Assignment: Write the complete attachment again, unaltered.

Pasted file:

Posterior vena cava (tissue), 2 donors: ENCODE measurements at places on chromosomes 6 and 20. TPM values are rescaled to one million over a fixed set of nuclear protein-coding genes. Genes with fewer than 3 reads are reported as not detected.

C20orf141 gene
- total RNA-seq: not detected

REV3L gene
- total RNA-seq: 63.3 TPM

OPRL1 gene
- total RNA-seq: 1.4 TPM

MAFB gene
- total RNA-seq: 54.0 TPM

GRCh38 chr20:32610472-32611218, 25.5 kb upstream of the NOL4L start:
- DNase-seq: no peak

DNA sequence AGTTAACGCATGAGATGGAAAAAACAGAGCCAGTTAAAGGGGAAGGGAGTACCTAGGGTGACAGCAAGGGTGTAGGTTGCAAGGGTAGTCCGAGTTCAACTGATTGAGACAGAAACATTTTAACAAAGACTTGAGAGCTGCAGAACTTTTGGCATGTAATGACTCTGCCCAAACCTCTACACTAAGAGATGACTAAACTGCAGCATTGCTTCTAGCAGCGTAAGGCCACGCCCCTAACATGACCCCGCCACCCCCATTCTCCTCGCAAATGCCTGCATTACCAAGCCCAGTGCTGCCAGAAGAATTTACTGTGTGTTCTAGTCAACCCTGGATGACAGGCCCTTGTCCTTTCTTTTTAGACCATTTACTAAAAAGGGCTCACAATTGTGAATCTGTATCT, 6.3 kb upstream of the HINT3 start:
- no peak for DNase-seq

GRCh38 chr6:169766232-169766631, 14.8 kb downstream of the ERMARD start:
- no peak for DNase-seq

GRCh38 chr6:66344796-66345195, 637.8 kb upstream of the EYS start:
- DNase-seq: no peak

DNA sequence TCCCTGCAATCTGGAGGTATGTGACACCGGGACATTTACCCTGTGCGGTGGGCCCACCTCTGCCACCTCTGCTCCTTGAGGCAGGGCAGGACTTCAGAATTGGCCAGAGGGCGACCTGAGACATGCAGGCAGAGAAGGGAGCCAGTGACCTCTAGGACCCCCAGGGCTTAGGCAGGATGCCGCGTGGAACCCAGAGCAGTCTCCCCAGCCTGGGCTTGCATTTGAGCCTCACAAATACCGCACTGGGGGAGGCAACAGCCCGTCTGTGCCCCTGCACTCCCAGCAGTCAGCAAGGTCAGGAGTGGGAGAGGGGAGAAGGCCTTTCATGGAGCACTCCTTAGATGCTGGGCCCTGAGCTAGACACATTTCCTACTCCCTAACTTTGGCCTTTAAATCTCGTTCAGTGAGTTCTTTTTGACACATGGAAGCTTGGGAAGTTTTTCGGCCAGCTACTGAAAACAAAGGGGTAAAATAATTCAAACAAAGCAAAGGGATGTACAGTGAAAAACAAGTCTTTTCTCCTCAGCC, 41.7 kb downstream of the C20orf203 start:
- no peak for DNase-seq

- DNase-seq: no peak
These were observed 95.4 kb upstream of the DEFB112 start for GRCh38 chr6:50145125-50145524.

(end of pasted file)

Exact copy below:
Posterior vena cava (tissue), 2 donors: ENCODE measurements at places on chromosomes 6 and 20. TPM values are rescaled to one million over a fixed set of nuclear protein-coding genes. Genes with fewer than 3 reads are reported as not detected.

C20orf141 gene
- total RNA-seq: not detected

REV3L gene
- total RNA-seq: 63.3 TPM

OPRL1 gene
- total RNA-seq: 1.4 TPM

MAFB gene
- total RNA-seq: 54.0 TPM

GRCh38 chr20:32610472-32611218, 25.5 kb upstream of the NOL4L start:
- DNase-seq: no peak

DNA sequence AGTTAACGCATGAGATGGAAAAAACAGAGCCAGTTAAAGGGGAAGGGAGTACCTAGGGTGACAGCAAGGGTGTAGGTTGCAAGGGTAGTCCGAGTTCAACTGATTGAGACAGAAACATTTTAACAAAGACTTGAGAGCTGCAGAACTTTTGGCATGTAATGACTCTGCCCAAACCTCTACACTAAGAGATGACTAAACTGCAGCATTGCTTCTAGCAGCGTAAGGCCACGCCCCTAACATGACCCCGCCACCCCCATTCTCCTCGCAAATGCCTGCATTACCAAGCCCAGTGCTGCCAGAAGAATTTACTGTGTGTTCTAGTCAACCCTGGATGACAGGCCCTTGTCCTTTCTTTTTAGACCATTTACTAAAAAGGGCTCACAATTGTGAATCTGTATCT, 6.3 kb upstream of the HINT3 start:
- no peak for DNase-seq

GRCh38 chr6:169766232-169766631, 14.8 kb downstream of the ERMARD start:
- no peak for DNase-seq

GRCh38 chr6:66344796-66345195, 637.8 kb upstream of the EYS start:
- DNase-seq: no peak

DNA sequence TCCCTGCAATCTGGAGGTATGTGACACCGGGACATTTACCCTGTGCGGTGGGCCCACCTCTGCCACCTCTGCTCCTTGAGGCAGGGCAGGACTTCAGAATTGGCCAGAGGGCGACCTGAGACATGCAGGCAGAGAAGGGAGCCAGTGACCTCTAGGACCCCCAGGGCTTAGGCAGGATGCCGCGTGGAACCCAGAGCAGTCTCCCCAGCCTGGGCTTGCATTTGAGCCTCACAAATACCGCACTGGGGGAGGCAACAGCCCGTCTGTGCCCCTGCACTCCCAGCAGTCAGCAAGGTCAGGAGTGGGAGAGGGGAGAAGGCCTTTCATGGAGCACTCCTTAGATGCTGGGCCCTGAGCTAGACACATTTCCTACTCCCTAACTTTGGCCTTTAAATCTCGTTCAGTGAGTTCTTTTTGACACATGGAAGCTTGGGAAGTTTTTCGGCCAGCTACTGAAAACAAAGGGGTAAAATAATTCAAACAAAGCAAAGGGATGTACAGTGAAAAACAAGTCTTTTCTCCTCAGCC, 41.7 kb downstream of the C20orf203 start:
- no peak for DNase-seq

- DNase-seq: no peak
These were observed 95.4 kb upstream of the DEFB112 start for GRCh38 chr6:50145125-50145524.